Thai Airways returns to profit in fourth quarter
Thai Airways has posted a profit in the three months to December, reversing its fortunes from the same period a year ago and softening its full-year losses.
Quarterly net profit came to 5.1bn Thai baht ($141.7m) compared to a 6.4bn baht loss a year earlier, officials confirmed with the BBC.
Full year net loss was 13.05bn baht compared to 15.57bn a year ago.
The national carrier has been struggling amid an increasingly competitive regional marketplace.
The carrier, which is 51% government owned, has been committed to turnaround plans, which have been in place for about 12 months.
Its operating losses for the full year were substantially reduced, which the carrier said was due in part to a 20% decrease in fuel expenses.
'Stop the bleeding'
On Monday, Thai Airways said that the world's aviation industry had continued to face several headwinds in 2015 including "from economic and political uncertainty [and] the global economic recession".
It noted China's slowdown, "a heavy expansion" of low-cost airlines, and exchange rate fluctuations as some of the reasons for the industry's struggles.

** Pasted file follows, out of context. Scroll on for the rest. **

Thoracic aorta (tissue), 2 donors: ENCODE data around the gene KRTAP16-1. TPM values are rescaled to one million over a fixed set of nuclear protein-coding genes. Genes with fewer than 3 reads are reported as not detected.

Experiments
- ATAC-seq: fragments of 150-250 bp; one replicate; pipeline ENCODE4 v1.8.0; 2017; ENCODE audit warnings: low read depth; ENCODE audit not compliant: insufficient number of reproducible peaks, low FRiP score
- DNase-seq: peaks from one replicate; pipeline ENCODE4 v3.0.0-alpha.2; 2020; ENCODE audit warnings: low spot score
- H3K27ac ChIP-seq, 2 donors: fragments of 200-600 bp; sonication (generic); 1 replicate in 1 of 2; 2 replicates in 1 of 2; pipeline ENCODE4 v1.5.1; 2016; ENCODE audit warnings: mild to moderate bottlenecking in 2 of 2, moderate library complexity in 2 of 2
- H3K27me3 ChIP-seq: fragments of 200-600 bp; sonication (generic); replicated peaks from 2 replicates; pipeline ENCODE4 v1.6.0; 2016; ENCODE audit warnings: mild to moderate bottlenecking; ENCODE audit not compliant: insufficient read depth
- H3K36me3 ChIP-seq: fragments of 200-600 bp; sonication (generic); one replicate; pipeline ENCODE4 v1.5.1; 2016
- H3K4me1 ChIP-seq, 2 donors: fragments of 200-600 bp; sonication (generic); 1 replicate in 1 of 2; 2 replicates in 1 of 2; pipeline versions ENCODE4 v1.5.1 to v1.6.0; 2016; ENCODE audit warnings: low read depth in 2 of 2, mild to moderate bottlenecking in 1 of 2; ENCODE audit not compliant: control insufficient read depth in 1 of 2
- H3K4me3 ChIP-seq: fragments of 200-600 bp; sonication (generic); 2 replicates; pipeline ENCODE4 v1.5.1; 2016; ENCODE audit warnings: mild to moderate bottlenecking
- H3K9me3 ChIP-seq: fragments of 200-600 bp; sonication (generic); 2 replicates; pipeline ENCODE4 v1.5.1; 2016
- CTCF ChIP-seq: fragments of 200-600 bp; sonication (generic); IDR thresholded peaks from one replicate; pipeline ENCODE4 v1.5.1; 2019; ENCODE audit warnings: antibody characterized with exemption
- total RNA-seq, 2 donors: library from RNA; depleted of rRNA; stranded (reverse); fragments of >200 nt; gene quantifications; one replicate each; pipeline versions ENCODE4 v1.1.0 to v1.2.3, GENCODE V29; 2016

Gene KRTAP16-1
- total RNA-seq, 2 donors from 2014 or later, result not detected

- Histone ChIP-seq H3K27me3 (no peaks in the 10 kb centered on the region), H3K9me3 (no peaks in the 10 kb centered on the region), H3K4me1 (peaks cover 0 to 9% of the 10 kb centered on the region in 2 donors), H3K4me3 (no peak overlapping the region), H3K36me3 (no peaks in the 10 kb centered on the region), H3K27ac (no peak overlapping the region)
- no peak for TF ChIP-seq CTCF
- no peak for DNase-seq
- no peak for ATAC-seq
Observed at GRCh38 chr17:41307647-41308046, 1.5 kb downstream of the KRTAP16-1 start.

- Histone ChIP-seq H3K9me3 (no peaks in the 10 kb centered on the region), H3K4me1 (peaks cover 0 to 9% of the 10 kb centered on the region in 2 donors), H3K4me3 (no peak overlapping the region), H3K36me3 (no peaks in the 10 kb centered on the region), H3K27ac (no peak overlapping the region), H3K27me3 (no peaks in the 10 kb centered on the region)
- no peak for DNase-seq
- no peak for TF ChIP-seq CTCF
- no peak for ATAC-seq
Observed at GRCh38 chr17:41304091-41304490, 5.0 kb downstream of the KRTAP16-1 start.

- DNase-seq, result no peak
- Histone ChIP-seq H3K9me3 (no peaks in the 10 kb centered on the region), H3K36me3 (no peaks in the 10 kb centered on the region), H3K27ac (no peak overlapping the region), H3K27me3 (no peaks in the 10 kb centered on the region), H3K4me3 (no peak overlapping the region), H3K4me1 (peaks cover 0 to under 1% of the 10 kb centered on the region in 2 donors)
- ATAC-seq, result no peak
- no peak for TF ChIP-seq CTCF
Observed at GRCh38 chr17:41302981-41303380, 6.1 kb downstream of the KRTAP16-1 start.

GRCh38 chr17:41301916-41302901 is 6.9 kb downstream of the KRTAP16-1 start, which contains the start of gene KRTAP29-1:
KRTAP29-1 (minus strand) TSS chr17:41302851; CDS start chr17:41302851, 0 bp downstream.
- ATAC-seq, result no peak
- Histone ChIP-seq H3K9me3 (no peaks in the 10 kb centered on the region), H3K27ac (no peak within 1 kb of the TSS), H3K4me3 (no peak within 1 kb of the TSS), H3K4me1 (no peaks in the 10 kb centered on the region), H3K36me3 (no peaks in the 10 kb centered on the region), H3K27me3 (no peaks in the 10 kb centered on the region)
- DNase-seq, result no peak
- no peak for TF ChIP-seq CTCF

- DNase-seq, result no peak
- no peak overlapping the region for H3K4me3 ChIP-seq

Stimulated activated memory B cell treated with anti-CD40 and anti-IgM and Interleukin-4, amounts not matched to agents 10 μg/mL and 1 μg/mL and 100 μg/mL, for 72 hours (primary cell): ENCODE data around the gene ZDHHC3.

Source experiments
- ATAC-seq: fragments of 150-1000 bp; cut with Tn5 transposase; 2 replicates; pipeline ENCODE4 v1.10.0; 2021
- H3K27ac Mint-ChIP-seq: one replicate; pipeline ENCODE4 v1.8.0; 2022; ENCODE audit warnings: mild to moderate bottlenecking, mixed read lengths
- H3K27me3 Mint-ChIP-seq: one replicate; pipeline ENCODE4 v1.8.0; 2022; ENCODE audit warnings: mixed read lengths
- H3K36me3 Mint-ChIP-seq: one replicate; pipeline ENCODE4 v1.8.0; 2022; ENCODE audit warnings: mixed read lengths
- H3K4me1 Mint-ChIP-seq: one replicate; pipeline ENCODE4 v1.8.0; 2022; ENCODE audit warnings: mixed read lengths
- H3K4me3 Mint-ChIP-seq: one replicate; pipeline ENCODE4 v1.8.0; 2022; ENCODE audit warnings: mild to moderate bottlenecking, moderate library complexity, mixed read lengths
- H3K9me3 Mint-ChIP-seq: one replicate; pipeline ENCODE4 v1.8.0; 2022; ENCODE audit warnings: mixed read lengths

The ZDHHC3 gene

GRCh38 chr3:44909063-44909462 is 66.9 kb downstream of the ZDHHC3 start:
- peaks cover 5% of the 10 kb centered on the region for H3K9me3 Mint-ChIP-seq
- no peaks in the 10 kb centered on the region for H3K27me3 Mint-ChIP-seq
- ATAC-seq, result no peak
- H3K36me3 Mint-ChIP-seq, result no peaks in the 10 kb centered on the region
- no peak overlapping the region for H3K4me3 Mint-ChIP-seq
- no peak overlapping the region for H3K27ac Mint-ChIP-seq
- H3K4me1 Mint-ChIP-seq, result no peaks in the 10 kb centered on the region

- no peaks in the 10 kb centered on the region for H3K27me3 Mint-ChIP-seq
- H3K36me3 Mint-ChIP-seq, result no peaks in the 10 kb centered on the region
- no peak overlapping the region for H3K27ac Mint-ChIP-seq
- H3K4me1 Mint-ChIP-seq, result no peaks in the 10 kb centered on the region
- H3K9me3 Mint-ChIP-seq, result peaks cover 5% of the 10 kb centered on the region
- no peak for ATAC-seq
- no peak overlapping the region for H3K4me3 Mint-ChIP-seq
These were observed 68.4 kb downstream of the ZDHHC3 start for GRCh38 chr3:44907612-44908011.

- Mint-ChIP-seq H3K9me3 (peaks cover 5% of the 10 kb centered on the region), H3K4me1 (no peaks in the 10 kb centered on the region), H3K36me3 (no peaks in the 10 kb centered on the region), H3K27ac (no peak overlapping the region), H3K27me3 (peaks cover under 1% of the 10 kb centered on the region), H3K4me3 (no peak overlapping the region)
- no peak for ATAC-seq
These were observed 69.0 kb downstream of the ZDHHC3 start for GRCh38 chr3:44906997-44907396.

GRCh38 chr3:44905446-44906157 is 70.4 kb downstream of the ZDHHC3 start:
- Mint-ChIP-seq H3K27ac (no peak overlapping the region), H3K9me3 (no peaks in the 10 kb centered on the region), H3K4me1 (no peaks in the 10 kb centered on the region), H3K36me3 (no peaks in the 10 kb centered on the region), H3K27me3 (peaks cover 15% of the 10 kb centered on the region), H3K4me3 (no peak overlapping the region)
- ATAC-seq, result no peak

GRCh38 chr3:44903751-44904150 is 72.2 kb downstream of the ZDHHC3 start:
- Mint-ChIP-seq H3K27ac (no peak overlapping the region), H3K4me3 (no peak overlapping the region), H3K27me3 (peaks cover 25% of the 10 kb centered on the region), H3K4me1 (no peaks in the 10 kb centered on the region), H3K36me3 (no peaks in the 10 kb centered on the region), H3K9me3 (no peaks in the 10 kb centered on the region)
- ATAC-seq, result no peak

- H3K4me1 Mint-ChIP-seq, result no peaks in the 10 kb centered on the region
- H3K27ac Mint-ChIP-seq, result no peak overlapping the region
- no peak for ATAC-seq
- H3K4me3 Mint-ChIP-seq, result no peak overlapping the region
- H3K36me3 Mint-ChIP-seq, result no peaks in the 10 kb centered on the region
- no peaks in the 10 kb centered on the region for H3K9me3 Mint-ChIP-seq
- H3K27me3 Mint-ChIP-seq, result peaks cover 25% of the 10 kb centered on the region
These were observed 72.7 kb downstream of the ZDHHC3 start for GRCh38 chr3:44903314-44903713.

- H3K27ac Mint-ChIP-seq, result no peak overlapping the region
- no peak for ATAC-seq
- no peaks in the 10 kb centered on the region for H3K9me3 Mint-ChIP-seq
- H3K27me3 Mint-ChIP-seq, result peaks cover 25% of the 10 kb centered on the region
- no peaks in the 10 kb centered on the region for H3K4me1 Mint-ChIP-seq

Thai Airways' so-called transformation plan was introduced in January last year and was designed to "stop the bleeding", the firm said on Monday.
Over the last year, the carrier has reduced the number of flights it operates and cut unprofitable routes, amid other cost saving measures. The firm said it would also focus on voluntary retirements this year.
It decommissioned several planes in 2015 and received eight new ones, bringing its fleet size to 95 aircraft, down from 102 a year earlier.
On Monday, Thai Airways also addressed concerns over its international flight safety reputation and said it had not been affected by recent downgrades for Thailand's aviation industry.
In December last year, the US downgraded its safety rating of Thailand's aviation authority following earlier findings by the United Nation's International Civil Aviation Organization (ICAO).
The US Federal Aviation Administration (FAA) found that Thailand did not comply with ICAO's safety standards.
At the time, aviation experts said the national flag-carrier's code share agreements in the US could be hurt, however, the airline said it had not been affected by the downgrade.
Thai Airways also said the European Commission had not recently added any Thai airlines to its air safety blacklist.
The national flag carrier added that it had recently passed the safety standards audit by the European Aviation Safety Agency (EASA).